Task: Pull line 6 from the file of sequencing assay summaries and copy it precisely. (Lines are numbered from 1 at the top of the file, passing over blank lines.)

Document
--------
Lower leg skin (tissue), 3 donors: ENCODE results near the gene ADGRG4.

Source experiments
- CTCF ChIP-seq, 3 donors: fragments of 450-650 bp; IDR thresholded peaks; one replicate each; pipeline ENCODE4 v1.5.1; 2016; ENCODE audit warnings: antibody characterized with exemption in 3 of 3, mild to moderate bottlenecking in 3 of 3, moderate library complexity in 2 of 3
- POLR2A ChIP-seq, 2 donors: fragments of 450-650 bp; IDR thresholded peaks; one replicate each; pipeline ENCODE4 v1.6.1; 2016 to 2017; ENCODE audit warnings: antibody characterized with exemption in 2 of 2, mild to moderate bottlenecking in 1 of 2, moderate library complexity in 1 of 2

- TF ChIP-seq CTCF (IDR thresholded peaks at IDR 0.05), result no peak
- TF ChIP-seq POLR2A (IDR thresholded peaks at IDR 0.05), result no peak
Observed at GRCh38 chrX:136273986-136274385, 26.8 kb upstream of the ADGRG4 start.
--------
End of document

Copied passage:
- TF ChIP-seq POLR2A (IDR thresholded peaks at IDR 0.05), result no peak